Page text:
Abuja, October 3 – Voice to Represent (“Voice2Rep”) – Nigeria’s flagship campaign to identify, support and connect young talented artists to increase civic awareness through music and advocate for greater accountability, equality and democracy in Nigeria – officially commences its 2019/2020 edition today.

The campaign, currently in its second year, is a project of Accountability Lab Nigeria, sponsored by the Embassy of the Netherlands and Luminate group, with support from Chocolate City Music group and Don’t Drop The Mic Entertainment. The campaign’s second edition is themed “Women’s Rights” and will be geared towards enlisting talented aspiring young musicians to use their voice to promote equality and gender representation in all arms of government and in the broader society.

The campaign’s inaugural edition, themed “Elections, Democracy, and Good Governance” saw 10 talented young finalists employ their voices in advocating for increased citizen participation and transparency in elections and governance. Celeste Ojatula, Joel “Joel Prodigee” Nwabuisi, Boluwatife “Bliizzy” Onabanjo, Gbajumo “MC Lauda” Taiwo, Olajumoke Idris, Chioma “Cill Soul” Ogbonna, Adanna “Afrolucy” Ukwa, Sharon Arowolo, Emeka “Emkay Fael” and Valentine “King Khavali” Uwakwe toured the country promoting their brands of socially conscious music for positive social change.

Corruption remains a critical problem in Nigeria, stifling growth and development. A recent National Bureau of Statistics report found that Nigerians pay bribes totalling $6.4 billion or 39% of the country’s entire education budget every year.

Women in Nigeria especially, face many challenges and discriminatory practices under existing laws and customs. Nigerian society is inherently patriarchal due to the influence of various customs and religions in the nation. Political life in Nigeria is largely based on male norms and values, and men determine the standards for political participation and the rules that govern the electoral process, greatly limiting women’s participation in politics.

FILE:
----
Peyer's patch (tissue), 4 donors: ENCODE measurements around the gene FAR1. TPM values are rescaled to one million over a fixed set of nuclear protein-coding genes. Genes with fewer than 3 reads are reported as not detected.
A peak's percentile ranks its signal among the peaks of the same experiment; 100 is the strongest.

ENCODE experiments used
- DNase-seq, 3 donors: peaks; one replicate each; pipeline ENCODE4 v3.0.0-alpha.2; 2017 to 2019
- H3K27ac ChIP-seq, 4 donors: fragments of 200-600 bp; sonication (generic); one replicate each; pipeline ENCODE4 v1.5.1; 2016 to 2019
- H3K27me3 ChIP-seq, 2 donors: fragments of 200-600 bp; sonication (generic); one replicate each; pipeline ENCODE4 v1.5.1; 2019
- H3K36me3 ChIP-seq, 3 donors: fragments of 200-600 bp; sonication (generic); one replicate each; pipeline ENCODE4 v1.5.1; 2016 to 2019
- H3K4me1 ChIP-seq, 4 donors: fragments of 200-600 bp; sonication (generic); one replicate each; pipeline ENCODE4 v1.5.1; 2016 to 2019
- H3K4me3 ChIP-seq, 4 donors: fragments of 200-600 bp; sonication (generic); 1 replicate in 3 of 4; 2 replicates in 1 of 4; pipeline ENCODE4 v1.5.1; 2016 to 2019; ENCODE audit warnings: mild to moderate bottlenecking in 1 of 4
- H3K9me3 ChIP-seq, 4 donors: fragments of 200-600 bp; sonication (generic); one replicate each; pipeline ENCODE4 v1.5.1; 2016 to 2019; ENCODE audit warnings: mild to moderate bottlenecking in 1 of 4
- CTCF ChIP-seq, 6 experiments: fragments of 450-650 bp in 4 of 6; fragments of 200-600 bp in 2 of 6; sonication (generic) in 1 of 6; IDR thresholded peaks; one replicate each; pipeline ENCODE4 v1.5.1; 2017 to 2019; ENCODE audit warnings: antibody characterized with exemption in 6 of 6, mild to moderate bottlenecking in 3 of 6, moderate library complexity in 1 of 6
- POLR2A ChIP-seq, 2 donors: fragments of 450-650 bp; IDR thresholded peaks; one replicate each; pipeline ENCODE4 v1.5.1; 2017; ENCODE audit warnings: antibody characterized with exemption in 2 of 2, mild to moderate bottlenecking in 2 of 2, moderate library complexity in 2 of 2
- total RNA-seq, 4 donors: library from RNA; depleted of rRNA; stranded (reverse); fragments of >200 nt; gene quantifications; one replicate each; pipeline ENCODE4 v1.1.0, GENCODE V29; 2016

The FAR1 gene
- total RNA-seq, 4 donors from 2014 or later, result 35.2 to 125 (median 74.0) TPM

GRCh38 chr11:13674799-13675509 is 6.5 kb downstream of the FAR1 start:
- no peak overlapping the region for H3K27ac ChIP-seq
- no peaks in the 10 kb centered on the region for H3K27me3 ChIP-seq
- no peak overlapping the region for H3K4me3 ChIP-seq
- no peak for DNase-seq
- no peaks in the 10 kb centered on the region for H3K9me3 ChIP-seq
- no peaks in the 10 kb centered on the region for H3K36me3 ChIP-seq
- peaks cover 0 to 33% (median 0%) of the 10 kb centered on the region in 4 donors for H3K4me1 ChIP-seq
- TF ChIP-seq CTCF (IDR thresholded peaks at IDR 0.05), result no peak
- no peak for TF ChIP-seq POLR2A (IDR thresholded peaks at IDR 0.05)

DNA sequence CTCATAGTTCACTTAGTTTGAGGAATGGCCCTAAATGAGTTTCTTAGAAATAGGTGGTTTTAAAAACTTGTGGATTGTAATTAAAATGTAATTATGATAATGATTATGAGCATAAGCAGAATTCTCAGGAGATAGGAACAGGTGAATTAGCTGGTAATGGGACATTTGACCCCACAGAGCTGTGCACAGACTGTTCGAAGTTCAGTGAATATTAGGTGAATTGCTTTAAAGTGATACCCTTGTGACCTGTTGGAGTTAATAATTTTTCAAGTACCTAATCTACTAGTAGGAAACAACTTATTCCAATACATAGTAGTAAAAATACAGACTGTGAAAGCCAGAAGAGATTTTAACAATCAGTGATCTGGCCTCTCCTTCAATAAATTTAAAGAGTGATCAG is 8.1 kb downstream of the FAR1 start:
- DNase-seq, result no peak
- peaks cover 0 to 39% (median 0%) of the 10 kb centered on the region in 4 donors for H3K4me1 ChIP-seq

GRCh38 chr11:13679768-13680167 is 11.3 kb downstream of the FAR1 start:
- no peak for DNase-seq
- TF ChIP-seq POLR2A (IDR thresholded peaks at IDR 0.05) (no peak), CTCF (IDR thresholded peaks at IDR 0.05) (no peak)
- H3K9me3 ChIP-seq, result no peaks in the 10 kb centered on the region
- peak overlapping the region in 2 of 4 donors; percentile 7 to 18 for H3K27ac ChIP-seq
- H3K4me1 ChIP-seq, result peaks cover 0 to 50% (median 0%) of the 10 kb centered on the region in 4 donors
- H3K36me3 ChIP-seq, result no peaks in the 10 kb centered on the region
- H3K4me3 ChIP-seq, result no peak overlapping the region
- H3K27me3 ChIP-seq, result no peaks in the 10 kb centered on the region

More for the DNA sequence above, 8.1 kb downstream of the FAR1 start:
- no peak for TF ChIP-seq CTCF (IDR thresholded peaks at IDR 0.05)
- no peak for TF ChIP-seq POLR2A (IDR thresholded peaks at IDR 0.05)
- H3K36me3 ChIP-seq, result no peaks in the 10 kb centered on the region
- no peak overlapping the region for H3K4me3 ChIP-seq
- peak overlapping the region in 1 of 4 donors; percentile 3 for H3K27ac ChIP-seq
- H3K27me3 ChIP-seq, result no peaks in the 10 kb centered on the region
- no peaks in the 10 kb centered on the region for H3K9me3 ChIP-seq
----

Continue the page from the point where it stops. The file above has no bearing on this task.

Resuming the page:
According to a 2018 statistical report by the United Nations Development Programme, Nigeria’s HDI value for 2017 is 0.532, which put the country in the low human development category, ranking 157 out of 189 countries and territories. Less than 5% of elected positions in the nation are held by women. Nigeria cannot possibly strive to be a functional state without the full participation of 50% of its population and indeed, this issue is closely related to the challenges to democracy, as women are often unable – or because of societal norms, unwilling – to find their voices and participate fully in decision-making.

At the same time, there is a deep criminal nexus between business and politics, with reported cases of international corporations paying bribes for access to contracts and approval for projects.

There are many talented grassroots artists who are overlooked – they want to record music, but lack song writing skills, access to music producers, record labels, and funding to build their portfolios. Few, particularly female, artists produce positive songs related to democracy, citizen participation or governance. While music is inherently political, it is often negative and full of complaints, rather than solutions or a sense that all Nigerians can play a role in changing these dynamics. Moreover, music is not always considered a lobbying or advocacy tool.

“The conversation around good governance is with limited information, even Fake News to citizens. Nigerians continues to suffer from entrenched challenges around accountability, exclusion and lack of representation. Ordinary citizens have in most cases remained political spectators quietly suffering the agony of poor governance and its ugly consequences,” said Odeh Friday, Country Director of Accountability Lab Nigeria.

Voice2Rep provides a platform for renowned musicians and development governance experts to mentor young musicians on how make songs that address elections, democracy and good governance, as well as women’s rights and business accountability. In this way, the music becomes a gateway to broader changes in behaviour.

The goal is for this music to address key challenges that include the low level of knowledge among Nigerians of their rights and responsibilities; and the importance of women and youth participation in governance. It will also establish a platform through which artists and development experts can build alliances and collaborate to foster accountability in Nigeria. This will give us all a sense that there is a different reality that we can help to build.

We have restarted the process through which young music artists can submit their demo/songs addressing any social issue affecting Nigeria through the project website www.voice2rep.ng. Artists who do not have a recorded demo/song can upload a 60 second freestyle video of them singing or rapping to any of the themes: violence against women, gender discrimination or sexual harassment to Facebook, Instagram and twitter using the hashtag #Voice2Rep and tagging @accountlab, @choccitymusic and @voice2rep. Then, they can go to the website to fill in their application, attaching the link to the videos they uploaded in the section for demo/song link submission. Nominations are open until November 15th.

We have already seen a flurry of activity on social media through the hashtag #Voice2Rep as Nigerian artists have taken to social media to submit their song entries. Follow Voice2Rep on @voice2rep on Twitter, Facebook and Instagram.

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